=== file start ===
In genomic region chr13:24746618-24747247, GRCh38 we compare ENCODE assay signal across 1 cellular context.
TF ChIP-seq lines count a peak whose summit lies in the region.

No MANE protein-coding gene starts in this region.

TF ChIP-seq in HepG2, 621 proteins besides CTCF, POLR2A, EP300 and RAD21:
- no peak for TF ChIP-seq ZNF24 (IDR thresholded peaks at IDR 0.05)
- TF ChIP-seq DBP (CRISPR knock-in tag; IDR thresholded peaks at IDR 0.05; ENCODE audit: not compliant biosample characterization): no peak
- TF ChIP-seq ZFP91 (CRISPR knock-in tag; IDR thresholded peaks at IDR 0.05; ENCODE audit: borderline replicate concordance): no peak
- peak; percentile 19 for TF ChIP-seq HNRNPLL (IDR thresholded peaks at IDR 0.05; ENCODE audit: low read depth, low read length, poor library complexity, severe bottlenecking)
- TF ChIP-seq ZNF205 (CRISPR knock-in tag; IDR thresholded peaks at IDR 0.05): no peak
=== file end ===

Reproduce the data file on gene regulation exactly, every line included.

In genomic region chr13:24746618-24747247, GRCh38 we compare ENCODE assay signal across 1 cellular context.
TF ChIP-seq lines count a peak whose summit lies in the region.

No MANE protein-coding gene starts in this region.

TF ChIP-seq in HepG2, 621 proteins besides CTCF, POLR2A, EP300 and RAD21:
- no peak for TF ChIP-seq ZNF24 (IDR thresholded peaks at IDR 0.05)
- TF ChIP-seq DBP (CRISPR knock-in tag; IDR thresholded peaks at IDR 0.05; ENCODE audit: not compliant biosample characterization): no peak
- TF ChIP-seq ZFP91 (CRISPR knock-in tag; IDR thresholded peaks at IDR 0.05; ENCODE audit: borderline replicate concordance): no peak
- peak; percentile 19 for TF ChIP-seq HNRNPLL (IDR thresholded peaks at IDR 0.05; ENCODE audit: low read depth, low read length, poor library complexity, severe bottlenecking)
- TF ChIP-seq ZNF205 (CRISPR knock-in tag; IDR thresholded peaks at IDR 0.05): no peak